I realize that this may seem a little paranoid to some, but for me itís somewhat of a family tradition having been raised in a DEA family. As it was, one of my childhood memories was of a family friend from another government agency was kidnapped. When they found him a year later, his remains were so badlyGreat Specials From PlanetOutdoors.com damaged that he had to be identified by his teeth and a Skillcraft US Government pen. Another friend of my fatherís that was kidnapped and tortured, Kiki Camarena, received slightly more press. As children we were never taught to treat all guns as if loaded, in our house they WERE loaded.  This subtle point has been emphasized by Jeff Cooper for a number of years.  

Many pistols such as this S&W 4506 in .45 ACP are equipped with a magazine disconnect safety that disables the weapon when the magazine is removed.  Many self proclaimed gun-gurus have assailed the idea, but it has its merits too.  In a struggle for weapons retention, the weapon can be kept from being used against you by dropping the magazine and kicking it away from you.  Your fight now becomes a matter of hand-to-hand---which is always preferable to hand-to-gun (when it's your hand and their gun...)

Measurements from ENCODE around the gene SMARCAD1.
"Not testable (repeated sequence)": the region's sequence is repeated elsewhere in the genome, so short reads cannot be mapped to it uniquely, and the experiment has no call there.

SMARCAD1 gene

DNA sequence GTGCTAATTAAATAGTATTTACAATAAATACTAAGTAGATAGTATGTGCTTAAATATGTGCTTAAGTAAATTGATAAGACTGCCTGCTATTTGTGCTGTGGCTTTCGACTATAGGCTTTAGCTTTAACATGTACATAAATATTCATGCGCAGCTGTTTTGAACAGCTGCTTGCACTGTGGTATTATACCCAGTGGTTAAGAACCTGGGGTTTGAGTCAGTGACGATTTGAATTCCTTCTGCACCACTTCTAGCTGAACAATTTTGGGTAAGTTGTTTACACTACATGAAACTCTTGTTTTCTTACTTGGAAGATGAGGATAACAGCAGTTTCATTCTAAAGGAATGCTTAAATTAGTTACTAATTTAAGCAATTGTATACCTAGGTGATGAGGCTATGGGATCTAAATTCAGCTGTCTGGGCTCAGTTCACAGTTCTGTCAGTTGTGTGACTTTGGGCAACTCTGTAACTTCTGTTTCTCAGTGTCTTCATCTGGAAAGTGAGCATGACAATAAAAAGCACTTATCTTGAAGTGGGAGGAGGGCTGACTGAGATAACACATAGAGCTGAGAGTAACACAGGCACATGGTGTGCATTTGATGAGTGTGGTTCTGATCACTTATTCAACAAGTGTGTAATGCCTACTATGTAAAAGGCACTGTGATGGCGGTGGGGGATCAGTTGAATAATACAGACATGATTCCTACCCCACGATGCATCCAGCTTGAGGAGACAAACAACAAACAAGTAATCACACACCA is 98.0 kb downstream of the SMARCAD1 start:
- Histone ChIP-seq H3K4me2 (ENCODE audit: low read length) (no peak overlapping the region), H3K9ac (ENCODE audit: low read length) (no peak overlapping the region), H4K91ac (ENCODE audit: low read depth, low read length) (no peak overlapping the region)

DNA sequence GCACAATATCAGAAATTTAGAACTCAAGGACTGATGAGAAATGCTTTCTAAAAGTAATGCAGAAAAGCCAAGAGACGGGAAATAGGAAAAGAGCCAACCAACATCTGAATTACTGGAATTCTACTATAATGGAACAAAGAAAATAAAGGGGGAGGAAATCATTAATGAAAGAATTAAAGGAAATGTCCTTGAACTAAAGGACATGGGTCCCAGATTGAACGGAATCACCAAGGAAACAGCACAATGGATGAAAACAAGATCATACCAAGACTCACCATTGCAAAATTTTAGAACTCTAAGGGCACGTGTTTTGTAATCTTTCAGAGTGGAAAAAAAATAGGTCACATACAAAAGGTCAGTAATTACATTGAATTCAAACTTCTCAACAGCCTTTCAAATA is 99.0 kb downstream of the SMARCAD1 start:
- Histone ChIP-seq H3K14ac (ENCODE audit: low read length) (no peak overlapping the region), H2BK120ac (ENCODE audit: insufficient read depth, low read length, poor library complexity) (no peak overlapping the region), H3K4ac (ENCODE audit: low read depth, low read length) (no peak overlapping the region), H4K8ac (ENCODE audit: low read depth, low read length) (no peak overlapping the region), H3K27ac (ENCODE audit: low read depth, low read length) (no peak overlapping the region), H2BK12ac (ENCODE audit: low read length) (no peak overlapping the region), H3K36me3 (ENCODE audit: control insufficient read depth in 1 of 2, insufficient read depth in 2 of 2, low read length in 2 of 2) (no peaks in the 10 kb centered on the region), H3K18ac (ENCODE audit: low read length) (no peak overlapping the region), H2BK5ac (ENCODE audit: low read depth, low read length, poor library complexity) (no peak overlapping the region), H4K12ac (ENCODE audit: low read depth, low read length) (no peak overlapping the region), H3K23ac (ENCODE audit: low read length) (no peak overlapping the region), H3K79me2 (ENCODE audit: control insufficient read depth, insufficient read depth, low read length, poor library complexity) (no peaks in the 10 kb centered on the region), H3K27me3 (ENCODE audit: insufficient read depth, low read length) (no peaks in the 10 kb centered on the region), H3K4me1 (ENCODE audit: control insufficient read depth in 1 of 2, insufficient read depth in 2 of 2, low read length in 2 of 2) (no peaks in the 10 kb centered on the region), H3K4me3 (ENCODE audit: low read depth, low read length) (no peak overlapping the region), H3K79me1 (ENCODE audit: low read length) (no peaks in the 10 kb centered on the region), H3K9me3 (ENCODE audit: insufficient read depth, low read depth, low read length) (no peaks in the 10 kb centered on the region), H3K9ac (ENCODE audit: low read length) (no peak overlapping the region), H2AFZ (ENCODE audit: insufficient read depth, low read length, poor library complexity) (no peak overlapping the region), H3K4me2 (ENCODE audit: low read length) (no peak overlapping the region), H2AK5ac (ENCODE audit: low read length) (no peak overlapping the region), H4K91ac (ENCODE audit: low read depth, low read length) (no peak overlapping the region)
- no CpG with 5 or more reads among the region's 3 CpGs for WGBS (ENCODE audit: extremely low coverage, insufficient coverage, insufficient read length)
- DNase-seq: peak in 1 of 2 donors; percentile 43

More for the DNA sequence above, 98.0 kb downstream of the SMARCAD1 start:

Who lives with you makes a lot of difference. In the case of my parents who live by themselves in an extremely remote area, their emergency plan has no inclusion for police, neighbors, or children (or witnesses for that matter). Because of this, they load their bedroom guns with full-house loads. At the other end of the spectrum, I can count on my kids to wake up screaming as soon as the first rounds go off Children can be expected to leave their beds and run crying to Mommy or Daddy. Because of this, I would be absolutely intent on being as opportunistic as possible in taking a shot. Allowing an intruder to draw me into a protracted gunfight would be the last thing I would want.